They don’t call her Stormy Monday, but come on. If she’s going to pick a stage name beginning with Stormy, I would like to express my preference for “Monday” rather than “Daniels” as the last name.
“Stormy Monday” is one of the great blues songs of all time. Composed by Aaron Thibeaux “T-Bone” Walker, the song was released as a single b/w “I Know Your Wig Is Gone” (or vice versa) in 1947 on the Black & White label.
Walker was born in Texas in 1910; he died in 1975. The authorities inform us he was part black and part Cherokee. His aunt gave him the nickname T-Bone. Even his recording labels had good names. Rhumboogie Records, for example, named for the Chicago club, was one of his early labels.
T-Bone was an incredibly influential musician. Bill Dahl tells his story in the excellent Allmusic profile. Walker’s electrification of the blues was influential; his guitar playing was influential; his singing was influential; his theatrics were influential. And in “Stormy Monday,” he wrote an inexhaustibly rich song. It must have been covered in hundreds of recordings, by roughly every artist who loves the blues.
The song is a chronicle of the working man’s week with a lament for lost love to fill it out. The week is pretty much a drag until payday, though Walker says it figuratively. Payday is Friday, when “the eagle flies.” The singer looks forward to putting “the eagle” to good use on Saturday and then repenting on Sunday. There must be a life lesson in there somewhere.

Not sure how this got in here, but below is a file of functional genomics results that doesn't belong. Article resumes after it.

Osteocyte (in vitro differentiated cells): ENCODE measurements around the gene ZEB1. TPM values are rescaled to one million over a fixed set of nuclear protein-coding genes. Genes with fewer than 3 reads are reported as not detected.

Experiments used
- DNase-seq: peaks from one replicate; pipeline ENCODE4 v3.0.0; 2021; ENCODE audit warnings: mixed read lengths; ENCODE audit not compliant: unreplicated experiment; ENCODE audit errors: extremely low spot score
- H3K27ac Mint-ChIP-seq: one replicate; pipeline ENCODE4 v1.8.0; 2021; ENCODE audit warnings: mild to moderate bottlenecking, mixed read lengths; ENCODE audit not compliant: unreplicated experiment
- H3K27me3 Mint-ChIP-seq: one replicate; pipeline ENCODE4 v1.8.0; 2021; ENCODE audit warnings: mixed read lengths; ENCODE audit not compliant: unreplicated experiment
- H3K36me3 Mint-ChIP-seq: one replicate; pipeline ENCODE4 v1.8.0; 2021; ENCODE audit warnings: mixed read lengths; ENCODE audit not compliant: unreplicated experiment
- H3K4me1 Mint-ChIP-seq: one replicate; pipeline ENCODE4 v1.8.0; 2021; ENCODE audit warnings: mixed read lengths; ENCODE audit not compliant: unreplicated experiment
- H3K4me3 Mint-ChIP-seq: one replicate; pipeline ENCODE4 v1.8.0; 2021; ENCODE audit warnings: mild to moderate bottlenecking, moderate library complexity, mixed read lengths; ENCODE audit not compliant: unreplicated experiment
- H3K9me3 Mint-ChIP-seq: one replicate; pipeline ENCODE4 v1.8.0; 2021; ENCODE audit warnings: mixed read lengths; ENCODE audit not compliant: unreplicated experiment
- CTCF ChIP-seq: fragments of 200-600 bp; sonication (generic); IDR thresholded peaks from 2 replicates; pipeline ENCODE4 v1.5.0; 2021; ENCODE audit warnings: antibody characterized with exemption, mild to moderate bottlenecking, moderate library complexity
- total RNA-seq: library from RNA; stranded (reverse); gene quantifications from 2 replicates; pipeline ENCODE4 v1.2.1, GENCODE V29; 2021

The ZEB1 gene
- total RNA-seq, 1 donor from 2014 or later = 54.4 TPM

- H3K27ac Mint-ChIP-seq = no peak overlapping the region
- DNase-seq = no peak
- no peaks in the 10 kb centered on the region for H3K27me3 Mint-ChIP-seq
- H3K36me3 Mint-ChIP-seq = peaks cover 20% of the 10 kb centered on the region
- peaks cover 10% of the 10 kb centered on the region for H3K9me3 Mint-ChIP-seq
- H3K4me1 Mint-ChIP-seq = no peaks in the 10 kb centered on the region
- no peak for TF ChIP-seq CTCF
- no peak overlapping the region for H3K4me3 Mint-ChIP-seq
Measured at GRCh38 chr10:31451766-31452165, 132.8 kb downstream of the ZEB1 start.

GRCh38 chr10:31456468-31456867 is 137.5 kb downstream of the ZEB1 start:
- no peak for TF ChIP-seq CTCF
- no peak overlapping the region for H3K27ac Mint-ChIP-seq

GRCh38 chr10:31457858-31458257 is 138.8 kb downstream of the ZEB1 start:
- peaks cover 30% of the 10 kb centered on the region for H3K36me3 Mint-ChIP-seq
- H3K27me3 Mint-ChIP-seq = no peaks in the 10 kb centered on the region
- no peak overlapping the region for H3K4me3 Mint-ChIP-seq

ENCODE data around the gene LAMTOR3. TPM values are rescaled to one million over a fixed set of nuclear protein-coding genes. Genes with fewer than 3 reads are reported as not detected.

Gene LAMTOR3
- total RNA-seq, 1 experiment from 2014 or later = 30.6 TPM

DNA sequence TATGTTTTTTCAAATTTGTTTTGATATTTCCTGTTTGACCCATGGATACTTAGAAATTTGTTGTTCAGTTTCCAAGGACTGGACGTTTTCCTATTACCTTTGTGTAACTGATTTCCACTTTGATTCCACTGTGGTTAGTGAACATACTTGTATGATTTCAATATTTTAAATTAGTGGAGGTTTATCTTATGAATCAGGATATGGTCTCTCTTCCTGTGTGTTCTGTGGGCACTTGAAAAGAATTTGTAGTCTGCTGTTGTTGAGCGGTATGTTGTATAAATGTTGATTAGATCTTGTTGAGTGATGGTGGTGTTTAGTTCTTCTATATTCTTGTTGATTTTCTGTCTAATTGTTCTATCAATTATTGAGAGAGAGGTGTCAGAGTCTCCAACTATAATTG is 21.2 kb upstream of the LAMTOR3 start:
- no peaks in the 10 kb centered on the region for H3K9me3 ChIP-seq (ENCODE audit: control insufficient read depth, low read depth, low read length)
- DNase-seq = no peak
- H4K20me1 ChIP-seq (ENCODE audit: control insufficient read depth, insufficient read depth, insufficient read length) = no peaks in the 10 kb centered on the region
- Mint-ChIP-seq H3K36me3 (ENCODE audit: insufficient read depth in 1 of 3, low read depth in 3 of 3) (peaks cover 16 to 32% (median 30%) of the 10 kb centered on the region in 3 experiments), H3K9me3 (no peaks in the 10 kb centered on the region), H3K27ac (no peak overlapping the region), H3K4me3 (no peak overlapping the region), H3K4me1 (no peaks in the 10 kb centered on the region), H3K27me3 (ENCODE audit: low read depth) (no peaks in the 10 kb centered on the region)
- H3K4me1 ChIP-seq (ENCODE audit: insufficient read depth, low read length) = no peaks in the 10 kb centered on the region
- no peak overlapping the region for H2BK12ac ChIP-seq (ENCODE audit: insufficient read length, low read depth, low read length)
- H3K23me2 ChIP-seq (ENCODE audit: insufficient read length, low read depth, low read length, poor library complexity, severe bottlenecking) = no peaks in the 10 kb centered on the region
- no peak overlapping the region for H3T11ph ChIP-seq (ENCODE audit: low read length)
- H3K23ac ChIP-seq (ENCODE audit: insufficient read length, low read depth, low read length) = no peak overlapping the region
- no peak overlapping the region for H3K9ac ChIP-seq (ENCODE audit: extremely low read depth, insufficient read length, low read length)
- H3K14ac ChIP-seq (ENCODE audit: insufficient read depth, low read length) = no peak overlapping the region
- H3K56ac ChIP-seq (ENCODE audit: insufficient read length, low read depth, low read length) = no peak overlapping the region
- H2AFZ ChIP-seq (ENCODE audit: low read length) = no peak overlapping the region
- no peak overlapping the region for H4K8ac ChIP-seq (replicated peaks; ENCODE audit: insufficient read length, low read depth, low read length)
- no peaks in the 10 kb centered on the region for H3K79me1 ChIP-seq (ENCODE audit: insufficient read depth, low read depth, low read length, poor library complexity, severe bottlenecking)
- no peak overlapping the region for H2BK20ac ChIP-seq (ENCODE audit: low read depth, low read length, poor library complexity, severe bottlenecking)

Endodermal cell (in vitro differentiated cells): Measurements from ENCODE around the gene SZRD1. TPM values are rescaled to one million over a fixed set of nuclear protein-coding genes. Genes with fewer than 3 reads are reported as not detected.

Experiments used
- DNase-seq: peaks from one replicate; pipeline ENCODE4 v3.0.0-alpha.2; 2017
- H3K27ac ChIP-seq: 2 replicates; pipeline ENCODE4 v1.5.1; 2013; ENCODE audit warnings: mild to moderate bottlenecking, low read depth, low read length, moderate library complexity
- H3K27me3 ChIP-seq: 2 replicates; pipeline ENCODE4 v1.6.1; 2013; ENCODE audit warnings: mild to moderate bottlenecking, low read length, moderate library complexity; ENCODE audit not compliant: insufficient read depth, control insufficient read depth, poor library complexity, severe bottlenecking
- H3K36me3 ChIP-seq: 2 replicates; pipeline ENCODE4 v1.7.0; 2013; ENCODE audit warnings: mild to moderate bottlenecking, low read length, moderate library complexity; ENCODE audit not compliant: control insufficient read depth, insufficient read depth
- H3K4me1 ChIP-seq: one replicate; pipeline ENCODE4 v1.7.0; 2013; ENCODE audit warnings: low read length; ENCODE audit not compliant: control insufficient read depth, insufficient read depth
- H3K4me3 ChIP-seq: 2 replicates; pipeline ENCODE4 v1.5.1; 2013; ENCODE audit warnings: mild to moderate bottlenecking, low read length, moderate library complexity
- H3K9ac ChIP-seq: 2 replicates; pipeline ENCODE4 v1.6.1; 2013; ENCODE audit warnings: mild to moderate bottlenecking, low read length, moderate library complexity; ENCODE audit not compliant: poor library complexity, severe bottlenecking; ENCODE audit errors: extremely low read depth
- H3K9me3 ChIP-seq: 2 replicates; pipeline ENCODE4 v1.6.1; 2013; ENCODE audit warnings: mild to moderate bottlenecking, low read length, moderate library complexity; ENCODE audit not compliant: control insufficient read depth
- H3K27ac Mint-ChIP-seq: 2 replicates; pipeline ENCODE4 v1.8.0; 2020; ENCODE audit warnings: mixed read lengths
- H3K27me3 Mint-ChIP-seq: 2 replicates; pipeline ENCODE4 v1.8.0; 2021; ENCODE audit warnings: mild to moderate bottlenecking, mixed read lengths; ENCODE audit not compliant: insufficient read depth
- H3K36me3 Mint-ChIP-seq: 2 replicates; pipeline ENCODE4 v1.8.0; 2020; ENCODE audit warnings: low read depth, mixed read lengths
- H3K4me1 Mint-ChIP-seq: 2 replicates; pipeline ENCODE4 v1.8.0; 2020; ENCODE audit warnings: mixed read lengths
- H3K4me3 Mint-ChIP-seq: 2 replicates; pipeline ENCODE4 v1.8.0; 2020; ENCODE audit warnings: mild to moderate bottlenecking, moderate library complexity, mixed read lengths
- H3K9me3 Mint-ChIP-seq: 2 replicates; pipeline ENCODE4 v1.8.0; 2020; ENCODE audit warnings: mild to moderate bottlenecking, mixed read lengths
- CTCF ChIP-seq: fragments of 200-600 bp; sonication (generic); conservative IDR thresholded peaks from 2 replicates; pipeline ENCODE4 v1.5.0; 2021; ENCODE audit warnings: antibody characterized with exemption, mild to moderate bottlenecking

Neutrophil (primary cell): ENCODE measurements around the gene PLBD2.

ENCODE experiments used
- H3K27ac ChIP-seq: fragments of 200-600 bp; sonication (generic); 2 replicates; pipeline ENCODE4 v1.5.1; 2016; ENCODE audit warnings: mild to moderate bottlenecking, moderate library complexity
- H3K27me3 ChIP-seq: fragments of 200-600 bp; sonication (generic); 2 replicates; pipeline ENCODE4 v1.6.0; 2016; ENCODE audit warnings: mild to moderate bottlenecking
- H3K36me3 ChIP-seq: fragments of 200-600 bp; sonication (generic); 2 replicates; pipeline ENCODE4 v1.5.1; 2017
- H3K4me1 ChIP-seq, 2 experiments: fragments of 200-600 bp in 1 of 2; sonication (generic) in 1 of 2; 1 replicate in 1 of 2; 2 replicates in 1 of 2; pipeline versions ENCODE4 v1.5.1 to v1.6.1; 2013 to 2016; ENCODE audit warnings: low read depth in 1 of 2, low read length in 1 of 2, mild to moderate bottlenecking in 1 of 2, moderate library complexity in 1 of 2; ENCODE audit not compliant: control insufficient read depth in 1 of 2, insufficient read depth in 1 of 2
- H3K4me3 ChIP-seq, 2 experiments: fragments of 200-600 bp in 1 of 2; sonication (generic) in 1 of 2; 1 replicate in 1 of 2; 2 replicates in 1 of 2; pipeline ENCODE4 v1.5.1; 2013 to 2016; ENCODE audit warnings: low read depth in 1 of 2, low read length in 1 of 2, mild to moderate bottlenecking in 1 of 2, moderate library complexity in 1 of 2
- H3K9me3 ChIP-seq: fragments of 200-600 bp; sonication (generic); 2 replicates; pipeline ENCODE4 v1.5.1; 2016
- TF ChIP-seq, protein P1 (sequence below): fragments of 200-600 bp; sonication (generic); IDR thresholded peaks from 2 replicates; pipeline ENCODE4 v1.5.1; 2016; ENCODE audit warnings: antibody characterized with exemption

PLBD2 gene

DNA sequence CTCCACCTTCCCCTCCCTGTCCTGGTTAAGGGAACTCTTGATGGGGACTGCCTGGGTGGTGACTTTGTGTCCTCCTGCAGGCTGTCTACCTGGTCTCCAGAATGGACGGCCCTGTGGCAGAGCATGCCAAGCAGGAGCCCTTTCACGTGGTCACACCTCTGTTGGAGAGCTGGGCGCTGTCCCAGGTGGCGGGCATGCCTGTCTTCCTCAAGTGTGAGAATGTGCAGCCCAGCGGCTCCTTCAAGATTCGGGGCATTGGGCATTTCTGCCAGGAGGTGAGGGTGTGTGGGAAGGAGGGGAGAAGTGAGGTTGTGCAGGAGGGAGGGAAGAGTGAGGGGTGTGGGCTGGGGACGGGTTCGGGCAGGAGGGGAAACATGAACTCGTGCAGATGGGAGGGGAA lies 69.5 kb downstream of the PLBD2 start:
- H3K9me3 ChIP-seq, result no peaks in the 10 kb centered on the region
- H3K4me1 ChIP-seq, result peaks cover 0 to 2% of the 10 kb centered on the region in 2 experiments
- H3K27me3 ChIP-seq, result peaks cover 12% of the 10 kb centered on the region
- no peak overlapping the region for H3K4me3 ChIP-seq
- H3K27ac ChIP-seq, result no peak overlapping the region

This is the way the composer himself laid it down.
Bobby “Blue” Bland recorded a tremendous version of the song in 1962 in which he changed up the arrangement by substituting a few chords.
Giving a glimpse of the song’s adaptability to different styles, Lou Rawls served up a silky smooth reading with Les McCann backing him on piano. If it weren’t Lou I would give this version a pass.
The Allman Brothers harked back to T-Bone Walker and Bobby Bland in their reworking of the song live at Fillmore East. They respect their forebears, but they stake a claim to the song too.
We shouldn’t overlook the great Albert King. He loved the song. The live performance below gives us King with Stevie Ray Vaughan in a kind of fathers and sons pairing.
Eric Clapton has recorded the song several times, going back to his stint with John Mayall and the Bluesbreakers in 1966. These recordings are all worth searching out and listening to, perhaps in conjunction with the documentary Eric Clapton in 12 Bars that is currently in rotation on Showtime. When Cream reunited as 60-something gents in 2005 for a run at Albert Hall, Clapton seems to have reached for a defining performance. I may be wrong about that, but I think he certainly makes a statement of his his own with it.